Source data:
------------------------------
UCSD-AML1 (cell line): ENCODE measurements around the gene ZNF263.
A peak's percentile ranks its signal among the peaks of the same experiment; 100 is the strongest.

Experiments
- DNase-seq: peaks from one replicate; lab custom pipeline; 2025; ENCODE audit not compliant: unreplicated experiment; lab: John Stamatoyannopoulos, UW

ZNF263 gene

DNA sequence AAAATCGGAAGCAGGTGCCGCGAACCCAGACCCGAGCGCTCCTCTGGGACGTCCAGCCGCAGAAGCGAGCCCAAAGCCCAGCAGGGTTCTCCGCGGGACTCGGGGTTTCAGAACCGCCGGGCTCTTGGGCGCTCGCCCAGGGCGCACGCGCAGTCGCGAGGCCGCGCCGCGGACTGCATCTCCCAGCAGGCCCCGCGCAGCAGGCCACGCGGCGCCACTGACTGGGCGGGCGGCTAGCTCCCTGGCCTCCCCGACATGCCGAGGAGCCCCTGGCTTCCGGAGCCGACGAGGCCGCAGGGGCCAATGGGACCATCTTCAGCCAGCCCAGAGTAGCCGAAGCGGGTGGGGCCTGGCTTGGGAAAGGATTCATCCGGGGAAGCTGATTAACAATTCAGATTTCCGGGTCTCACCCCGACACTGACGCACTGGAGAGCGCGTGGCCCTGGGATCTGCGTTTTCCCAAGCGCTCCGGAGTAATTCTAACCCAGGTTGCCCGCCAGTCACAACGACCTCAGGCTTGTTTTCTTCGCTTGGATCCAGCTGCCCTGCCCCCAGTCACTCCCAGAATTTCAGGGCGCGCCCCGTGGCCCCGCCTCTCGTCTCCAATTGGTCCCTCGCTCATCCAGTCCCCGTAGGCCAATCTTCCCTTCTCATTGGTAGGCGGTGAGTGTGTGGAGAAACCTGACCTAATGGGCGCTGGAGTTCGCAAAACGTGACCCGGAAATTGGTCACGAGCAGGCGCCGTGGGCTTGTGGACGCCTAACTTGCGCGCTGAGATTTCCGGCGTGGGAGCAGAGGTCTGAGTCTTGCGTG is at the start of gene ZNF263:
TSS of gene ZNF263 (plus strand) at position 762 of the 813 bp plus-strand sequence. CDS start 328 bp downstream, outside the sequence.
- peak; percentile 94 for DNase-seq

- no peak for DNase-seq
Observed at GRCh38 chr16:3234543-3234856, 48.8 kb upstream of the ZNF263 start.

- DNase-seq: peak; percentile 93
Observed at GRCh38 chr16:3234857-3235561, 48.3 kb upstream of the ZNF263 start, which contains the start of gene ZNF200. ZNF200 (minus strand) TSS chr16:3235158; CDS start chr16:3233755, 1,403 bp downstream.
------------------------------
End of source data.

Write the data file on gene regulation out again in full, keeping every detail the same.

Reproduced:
UCSD-AML1 (cell line): ENCODE measurements around the gene ZNF263.
A peak's percentile ranks its signal among the peaks of the same experiment; 100 is the strongest.

Experiments
- DNase-seq: peaks from one replicate; lab custom pipeline; 2025; ENCODE audit not compliant: unreplicated experiment; lab: John Stamatoyannopoulos, UW

ZNF263 gene

DNA sequence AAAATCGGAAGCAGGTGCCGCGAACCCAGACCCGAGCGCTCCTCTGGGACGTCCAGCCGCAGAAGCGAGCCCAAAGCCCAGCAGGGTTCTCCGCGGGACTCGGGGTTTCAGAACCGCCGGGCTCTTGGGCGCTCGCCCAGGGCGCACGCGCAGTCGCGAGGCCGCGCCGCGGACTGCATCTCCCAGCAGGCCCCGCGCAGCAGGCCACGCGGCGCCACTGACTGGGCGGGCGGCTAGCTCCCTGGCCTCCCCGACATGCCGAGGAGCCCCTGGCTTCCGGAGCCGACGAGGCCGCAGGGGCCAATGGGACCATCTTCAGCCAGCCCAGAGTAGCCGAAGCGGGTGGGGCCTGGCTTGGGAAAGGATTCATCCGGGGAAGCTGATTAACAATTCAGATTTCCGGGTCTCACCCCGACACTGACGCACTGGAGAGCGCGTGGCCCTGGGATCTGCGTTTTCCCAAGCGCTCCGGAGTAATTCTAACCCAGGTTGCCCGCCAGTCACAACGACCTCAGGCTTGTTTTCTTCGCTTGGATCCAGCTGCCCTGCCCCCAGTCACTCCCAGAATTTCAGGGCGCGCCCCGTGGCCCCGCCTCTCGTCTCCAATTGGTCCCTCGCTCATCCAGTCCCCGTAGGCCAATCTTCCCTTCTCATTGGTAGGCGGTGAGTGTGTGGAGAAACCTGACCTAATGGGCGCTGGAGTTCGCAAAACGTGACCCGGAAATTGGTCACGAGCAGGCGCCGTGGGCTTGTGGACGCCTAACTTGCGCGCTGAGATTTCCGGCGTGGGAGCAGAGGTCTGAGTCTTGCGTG is at the start of gene ZNF263:
TSS of gene ZNF263 (plus strand) at position 762 of the 813 bp plus-strand sequence. CDS start 328 bp downstream, outside the sequence.
- peak; percentile 94 for DNase-seq

- no peak for DNase-seq
Observed at GRCh38 chr16:3234543-3234856, 48.8 kb upstream of the ZNF263 start.

- DNase-seq: peak; percentile 93
Observed at GRCh38 chr16:3234857-3235561, 48.3 kb upstream of the ZNF263 start, which contains the start of gene ZNF200. ZNF200 (minus strand) TSS chr16:3235158; CDS start chr16:3233755, 1,403 bp downstream.